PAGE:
Feature Heritage Months Women’s History Month

Making History

article by Ashlyn Weatherly

January 28, 1986 was a day for the history books! Christa McAuliffe was a junior high school history teacher in Maryland, and the first American civilian selected to be launched into outer space. Although the spacecraft exploded merely 73 seconds after leaving the launchpad, Christa McAuliffe is still remembered today for her bravery and contribution to United States’ Research on Outer Space.

Christa was born on September 2, 1948 in Boston, Massachusetts. Christa was the oldest of five children. When she was five, her family moved to Framingham, Massachusetts. She was a very quiet child and she was also very adventurous. After graduating Marian High School in 1966, Christa was accepted into Framingham State College, where she studied history and education. After receiving her bachelors in 1970, she was soon married to Steve McAuliffe, who she met in high school. She soon began her career as an educator, as an American History and English junior high teacher in Maryland. However, six years later she had a son, Scott McAuliffe. Two years after having her son, she received her Masters degree from Bowie State College. Then she moved her family to New Hampshire where she accepted a position as a high school teacher. She later gave birth to her second child, Caroline. She was just a typical loving mother and good civilian.

Christa took great pride in space research. For example, in 1981 she and her students watched the first space shuttle orbit the earth. When president Ronald Reagan introduced the Teacher in Space Project, she took great interest. When NASA announced that there was a competition to decide who would be selected to be the lucky individual, Christa jumped at the opportunity. She was selected out of over 11,000 applicants. She embraced the opportunity in a heartbeat for she believed that her experience in space would help her students further understand the importance and significance of space travel. Although she was happy to be a part of the project, she struggled to leave her family for training.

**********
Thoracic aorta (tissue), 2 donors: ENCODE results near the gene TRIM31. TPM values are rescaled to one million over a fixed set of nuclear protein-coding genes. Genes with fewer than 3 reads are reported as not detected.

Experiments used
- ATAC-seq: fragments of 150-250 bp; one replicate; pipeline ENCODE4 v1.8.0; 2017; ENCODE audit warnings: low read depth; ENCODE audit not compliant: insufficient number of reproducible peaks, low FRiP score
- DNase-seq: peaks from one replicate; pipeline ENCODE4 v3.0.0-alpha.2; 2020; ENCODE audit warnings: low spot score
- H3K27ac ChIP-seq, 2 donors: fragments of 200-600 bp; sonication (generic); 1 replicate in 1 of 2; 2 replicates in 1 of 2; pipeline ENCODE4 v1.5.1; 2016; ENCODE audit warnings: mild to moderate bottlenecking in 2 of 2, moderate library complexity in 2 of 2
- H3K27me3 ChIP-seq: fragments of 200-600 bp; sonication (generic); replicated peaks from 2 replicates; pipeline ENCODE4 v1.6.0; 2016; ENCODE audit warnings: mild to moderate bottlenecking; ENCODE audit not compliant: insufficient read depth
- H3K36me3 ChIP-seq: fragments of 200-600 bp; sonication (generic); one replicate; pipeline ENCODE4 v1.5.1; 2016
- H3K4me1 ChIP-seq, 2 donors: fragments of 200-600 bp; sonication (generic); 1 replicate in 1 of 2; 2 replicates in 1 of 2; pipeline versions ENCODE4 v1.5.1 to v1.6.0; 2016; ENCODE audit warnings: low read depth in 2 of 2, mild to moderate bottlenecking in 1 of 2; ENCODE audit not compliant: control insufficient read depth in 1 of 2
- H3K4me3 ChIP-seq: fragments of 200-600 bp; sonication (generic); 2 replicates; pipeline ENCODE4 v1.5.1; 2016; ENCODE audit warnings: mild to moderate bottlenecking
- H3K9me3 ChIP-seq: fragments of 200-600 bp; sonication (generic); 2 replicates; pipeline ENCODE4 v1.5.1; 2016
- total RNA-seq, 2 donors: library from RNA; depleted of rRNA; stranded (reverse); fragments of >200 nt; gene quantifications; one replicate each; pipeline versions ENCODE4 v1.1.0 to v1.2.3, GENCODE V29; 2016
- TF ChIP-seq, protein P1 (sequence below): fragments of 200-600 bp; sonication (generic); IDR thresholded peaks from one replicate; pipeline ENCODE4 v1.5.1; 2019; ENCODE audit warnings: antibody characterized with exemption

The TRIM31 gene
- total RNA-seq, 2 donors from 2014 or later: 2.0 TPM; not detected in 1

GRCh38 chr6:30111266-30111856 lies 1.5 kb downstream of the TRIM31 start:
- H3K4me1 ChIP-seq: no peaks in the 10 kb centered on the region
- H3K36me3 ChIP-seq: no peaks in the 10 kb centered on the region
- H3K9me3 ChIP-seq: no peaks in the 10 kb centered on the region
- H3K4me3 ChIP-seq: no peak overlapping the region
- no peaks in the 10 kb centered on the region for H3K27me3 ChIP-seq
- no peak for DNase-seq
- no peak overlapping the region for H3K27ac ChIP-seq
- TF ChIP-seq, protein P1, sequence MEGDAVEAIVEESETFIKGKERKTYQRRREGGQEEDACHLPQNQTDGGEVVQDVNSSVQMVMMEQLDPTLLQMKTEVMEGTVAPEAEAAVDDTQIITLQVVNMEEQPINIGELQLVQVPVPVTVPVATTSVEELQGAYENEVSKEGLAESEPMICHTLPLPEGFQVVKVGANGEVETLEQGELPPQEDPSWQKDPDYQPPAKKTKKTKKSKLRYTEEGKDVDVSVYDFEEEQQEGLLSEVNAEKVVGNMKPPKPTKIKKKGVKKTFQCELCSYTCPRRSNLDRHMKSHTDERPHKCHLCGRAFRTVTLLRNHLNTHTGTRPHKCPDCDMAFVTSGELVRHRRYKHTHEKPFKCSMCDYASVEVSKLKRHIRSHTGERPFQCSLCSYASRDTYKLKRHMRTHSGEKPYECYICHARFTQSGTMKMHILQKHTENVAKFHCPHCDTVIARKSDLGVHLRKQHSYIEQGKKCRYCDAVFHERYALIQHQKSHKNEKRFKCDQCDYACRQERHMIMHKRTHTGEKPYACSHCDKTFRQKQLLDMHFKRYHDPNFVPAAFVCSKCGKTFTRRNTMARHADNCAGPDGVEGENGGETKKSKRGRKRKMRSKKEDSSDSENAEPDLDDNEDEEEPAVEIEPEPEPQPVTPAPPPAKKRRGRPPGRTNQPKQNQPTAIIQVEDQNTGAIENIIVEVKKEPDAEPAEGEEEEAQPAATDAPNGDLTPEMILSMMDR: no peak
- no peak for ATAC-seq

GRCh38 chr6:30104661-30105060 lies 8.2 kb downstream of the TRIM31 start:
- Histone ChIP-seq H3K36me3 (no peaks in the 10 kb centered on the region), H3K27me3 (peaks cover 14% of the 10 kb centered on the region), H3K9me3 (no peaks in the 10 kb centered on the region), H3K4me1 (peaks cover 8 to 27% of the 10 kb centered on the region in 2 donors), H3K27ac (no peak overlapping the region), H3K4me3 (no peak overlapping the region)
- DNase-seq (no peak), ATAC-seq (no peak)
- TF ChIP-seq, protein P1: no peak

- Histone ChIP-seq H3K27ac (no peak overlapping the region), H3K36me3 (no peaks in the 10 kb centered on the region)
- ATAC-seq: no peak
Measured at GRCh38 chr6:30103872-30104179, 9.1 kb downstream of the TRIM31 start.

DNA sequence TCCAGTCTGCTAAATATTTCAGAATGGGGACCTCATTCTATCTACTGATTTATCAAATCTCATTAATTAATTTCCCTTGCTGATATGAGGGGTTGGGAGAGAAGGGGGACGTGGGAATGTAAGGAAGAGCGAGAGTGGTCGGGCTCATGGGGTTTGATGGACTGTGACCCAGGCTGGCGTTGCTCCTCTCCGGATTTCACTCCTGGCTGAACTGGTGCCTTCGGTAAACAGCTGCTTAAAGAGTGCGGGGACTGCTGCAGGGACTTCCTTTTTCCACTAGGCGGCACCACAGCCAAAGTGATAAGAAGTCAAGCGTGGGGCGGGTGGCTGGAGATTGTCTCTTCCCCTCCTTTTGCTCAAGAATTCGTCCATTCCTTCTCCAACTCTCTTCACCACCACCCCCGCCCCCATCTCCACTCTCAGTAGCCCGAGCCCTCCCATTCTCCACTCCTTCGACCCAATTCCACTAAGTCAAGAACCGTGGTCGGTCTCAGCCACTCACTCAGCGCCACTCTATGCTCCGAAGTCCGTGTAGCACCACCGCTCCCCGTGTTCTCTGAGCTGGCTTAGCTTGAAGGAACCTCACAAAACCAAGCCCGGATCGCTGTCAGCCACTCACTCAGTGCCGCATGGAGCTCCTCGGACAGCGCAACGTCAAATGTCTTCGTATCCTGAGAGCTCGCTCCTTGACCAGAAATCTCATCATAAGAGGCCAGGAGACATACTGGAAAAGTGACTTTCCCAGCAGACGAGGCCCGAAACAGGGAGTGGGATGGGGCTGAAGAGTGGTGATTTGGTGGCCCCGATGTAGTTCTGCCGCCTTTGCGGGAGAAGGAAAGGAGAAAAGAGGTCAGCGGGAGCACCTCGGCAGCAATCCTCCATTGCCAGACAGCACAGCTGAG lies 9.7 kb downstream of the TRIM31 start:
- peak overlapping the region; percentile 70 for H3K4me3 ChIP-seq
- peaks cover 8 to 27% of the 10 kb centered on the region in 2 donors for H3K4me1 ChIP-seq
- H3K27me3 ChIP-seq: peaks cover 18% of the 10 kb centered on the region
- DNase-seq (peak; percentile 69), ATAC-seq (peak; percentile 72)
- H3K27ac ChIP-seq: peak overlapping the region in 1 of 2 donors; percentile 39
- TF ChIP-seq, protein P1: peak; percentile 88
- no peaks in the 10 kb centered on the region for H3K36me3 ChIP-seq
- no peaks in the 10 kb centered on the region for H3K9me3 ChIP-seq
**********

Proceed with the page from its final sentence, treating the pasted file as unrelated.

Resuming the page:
The Challenger was scheduled to launch on January 22, however it was delayed for several different issues (a dust storm at the emergency landing area, inclement weather, door latch problem, etc). It officially left Earth’s surface on the twenty-eighth. Not only did her family and friends watch the ship launch into space, but school children all over the country sat in classrooms excitedly waiting for take off and to witness a teacher making history. Unfortunately, the shuttle exploded less than two minutes after take off, killing all seven passengers on board. The nation was left stunned and mourned the loss of the crew. NASA dedicated time to researching the cause of the explosion. After months of investigation, they determined that it was the right rocket booster responsible for the catastrophe. A gasket had failed, and affected the O-rings which caused a leak, igniting the fuel supply.

Christa McAuliffe left behind a legacy. After her death, she was awarded the the Congressional Space Medal of Honor. In addition, to receiving this medal, her hometown named a local planetarium in honor of her. Since then, an asteroid and crater on the moon have also been named in her honor. Firminham College also established a program, Christa Corrigan McAuliffe, to continue her legacy and support educational advancements. Christa McAuliffe’s story is a real story of BRAVERY!

4 replies on “Making History”

Phenomenal article. 10/10. This article truly captivates the importance of Christa McAuliffe to not only women’s history, but to history for all. I feel that it is truly tragic of her death, knowing that she would have been an even greater influence on the history of space travel.

I love how you, hooked people in the first sentence. I also loved how you showed her legacy, aka, what she left behind.

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